What Goes Inside… Gene and Cell Therapy

Cartoon Virus

After decades of overstated promises and underwhelming results, gene therapies are finally delivering the type of breakthrough therapeutic results that has long excited the scientific and medical world. In late 2017, the world saw the approval of the first gene therapy, Luxterna, which both halts and cures a rare form of blindness. Yes, you heard that right, blindness. Several more gene therapies are in late-stage pivotal trials (Avexis’s Zolgensma for Spinal Muscular Atrophy, and Uniqure’s and Spark’s Hemophilia B programs), looking towards approval in 2019 and 2020 after showing breakthrough efficacy in earlier trials. As a result, KdT has seen a surge of gene therapy companies enter the marketplace. The best of breed of these companies will change the biopharmaceutical landscape forever.

The concept of gene therapy is elegant: like computer bugs, faulty letters in the human genome can be edited and/or replaced with healthy ones. The biopharmaceutical industry has thus far devoted much of their focus in research and development to 1) diseases easily correctable, where only a single letter or gene is defective and 2) vector development. At KdT, we’ve been lucky enough to support companies pushing gene therapy forward in both of these facets, but are excited to do even more.

Complex Disease: At KdT, we have explored utilizing gene therapy to treat complex disease, such as obesity or diabetes, going beyond simple errors in the genetic code while using the toolset of gene therapy. Rejuvenate Bio has cleverly identified a subset of very high-value genes that have shown efficacy across multiple disease areas with remarkable safety profiles to treat complex disease in companion animals. Treating our best friends will validate the capability of using gene therapy to treat us for these diseases as well. However, to go beyond this subset of genes or target broader therapeutic areas, more tools are required.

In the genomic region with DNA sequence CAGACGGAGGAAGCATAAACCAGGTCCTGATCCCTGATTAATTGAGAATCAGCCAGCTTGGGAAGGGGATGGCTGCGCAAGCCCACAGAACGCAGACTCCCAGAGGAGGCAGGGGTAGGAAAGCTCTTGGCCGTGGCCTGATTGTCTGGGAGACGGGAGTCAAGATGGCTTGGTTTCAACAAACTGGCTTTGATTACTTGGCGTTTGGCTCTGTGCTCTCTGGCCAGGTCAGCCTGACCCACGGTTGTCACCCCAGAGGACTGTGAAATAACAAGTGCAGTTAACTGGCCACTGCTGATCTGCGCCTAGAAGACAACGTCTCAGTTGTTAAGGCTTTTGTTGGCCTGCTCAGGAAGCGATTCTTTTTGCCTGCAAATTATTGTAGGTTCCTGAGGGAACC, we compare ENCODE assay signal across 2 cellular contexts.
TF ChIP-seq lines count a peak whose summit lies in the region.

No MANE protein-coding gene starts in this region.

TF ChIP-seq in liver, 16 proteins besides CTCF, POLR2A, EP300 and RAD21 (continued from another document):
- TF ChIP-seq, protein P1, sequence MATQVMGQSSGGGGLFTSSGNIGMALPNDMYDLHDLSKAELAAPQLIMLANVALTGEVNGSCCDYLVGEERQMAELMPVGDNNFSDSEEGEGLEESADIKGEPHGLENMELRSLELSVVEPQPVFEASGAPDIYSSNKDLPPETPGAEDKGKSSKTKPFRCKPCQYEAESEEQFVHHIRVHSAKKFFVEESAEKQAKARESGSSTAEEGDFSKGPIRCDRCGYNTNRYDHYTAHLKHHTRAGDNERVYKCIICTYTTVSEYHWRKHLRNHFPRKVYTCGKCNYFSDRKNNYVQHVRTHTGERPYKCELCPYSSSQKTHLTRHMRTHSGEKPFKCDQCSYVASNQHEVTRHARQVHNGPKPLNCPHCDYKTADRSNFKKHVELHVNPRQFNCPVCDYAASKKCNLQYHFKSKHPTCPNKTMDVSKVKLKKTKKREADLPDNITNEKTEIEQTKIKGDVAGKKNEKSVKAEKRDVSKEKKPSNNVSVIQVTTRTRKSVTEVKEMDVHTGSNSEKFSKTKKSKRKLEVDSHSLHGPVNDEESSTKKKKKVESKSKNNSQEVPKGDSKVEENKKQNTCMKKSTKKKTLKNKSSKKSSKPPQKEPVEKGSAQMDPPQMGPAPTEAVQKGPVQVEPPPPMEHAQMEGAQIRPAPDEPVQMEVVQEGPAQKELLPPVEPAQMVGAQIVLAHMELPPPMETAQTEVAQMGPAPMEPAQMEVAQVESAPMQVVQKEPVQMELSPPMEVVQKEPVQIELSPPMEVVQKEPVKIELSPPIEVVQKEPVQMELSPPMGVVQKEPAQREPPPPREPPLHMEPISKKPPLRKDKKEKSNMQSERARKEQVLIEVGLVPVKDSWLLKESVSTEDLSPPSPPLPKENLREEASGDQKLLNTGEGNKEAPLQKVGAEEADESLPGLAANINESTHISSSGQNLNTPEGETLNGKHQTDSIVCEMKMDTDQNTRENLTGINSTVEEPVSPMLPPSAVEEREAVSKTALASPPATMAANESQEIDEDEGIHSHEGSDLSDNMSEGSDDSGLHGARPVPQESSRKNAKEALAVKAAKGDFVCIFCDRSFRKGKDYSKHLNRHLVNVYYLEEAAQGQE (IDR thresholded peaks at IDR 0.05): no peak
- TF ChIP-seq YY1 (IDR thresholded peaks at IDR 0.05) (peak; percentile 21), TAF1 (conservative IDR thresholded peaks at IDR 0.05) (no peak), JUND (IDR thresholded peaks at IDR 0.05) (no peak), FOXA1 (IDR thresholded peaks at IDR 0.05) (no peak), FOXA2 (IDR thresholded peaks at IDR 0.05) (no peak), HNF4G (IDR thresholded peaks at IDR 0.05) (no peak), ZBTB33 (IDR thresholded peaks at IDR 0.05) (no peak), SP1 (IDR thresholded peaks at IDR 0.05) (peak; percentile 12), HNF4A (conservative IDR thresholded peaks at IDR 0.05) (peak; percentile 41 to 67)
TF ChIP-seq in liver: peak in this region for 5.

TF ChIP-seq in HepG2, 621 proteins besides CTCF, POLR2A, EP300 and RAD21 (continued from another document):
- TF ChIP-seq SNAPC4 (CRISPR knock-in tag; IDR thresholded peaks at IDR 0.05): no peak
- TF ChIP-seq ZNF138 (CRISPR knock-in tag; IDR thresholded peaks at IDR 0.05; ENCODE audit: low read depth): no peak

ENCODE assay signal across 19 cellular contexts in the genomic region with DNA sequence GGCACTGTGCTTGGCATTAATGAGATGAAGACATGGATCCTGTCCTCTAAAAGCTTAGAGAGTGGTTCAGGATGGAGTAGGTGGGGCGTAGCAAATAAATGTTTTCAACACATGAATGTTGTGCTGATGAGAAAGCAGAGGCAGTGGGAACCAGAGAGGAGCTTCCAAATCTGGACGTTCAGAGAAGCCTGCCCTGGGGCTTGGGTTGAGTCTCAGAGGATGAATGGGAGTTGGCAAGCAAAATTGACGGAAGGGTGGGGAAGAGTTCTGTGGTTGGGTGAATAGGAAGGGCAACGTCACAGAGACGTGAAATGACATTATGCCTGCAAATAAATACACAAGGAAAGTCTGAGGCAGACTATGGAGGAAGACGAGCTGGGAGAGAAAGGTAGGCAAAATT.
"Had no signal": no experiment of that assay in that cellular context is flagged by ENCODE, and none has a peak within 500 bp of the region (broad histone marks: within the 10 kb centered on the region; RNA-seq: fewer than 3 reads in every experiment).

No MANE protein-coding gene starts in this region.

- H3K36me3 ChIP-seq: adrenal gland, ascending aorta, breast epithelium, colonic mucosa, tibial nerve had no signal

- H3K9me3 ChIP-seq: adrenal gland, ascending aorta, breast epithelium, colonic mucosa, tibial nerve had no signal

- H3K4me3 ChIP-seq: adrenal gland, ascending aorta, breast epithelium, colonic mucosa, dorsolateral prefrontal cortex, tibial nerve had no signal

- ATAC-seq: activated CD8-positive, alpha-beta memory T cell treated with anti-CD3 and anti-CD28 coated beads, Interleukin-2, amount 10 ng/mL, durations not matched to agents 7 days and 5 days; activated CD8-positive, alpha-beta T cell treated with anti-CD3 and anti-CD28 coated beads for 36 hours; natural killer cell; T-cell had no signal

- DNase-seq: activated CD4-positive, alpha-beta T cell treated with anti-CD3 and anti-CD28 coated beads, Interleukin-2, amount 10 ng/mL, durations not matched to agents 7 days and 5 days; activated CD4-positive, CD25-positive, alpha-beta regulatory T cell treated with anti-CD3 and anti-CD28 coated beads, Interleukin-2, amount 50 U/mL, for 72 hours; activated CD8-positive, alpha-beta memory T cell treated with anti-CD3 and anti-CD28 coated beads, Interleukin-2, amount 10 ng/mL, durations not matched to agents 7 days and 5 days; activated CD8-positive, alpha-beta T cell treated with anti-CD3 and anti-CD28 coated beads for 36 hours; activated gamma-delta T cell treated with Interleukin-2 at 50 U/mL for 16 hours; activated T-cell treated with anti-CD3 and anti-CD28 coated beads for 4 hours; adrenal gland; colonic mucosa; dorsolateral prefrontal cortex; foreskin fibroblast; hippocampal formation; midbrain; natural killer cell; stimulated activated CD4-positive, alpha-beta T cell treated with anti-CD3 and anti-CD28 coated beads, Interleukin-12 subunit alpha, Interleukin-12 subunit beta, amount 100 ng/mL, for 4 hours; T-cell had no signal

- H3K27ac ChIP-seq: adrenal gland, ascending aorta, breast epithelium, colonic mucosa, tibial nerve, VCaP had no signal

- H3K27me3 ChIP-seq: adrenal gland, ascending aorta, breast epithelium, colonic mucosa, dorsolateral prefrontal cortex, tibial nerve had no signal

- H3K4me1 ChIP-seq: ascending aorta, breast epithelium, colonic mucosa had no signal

Vector Development: In order for a gene/therapy to be delivered, it needs to be carried to the tissue and cells of interest by a “vector”. Traditionally, scientists use a virus, specifically Adeno-Associated Virus (AAV), to deliver the gene/therapy to afflicted cells. There are thousands of known — and likely millions of unknown AAVs in nature, thus, one should be able to optimize for the most appropriate vector to deliver the therapy both systematically, to only the designated cells, and successfully, avoiding detection (and death) from our immune system. In theory, this seems trivial — pick the right virus for whatever use you are optimizing for — but in practice, the development and production of different AAVs is extraordinarily difficult. Since a vector is a prerequisite of an effective drug, it makes sense that industry has been very focused on vector optimization over the last several years.

At KdT, we feel that we have reached an inflection point in vector design and optimization. Specifically, companies such as Dyno Therapeutics will saturate the search space for AAVs (as well as potentially other virus types), ushering in an era where the appropriate vector is readily available for virtually any chosen application. Thus the more compelling question is now where are we with what goes inside the vector? If the “Trojan Horse” can now be successfully designed, what do the soldiers look like that will be carried inside?

The Next Generation: Genetic payloads, or the actual code that goes inside the vector, are underdeveloped and underoptimized. This is particularly true when you look at utilizing gene therapy to treat complex diseases. The current state of the art technology has been stalled in development for many years and mainly centers around using new promoters, the part of gene therapy that tells both where and how much to express a certain gene. Innovations have centered around finding new promoters that will only be active in certain cell types (”tissue-specific promoters”) or inducible promoters, essentially promoters that can be controlled using small molecule drugs to turn the gene “On” or “Off”. The simplicity of this setup makes it seem like it should work quite well, but inducible promoters have yet to show promise in animal studies, and we have seen limited control capabilities by current tissue-specific promoters. Solving the promoter equation is one very big challenge and an area of current, intense focus in the field particularly if the goal is to insert a gene and simply “turn it on” or simply produce a machine to “correct the code”. But what about more nuanced functionality/control needed for complex disease? What about a gene or network of genes that equilibrate a cells internal microenvironment?

We expect this fertile ground to be seeded through a wave of technologies currently in their infancy: synthetic promoters, genetic regulatory circuits, and even circular RNA. If you are working on technology in this space, we would love to talk to you!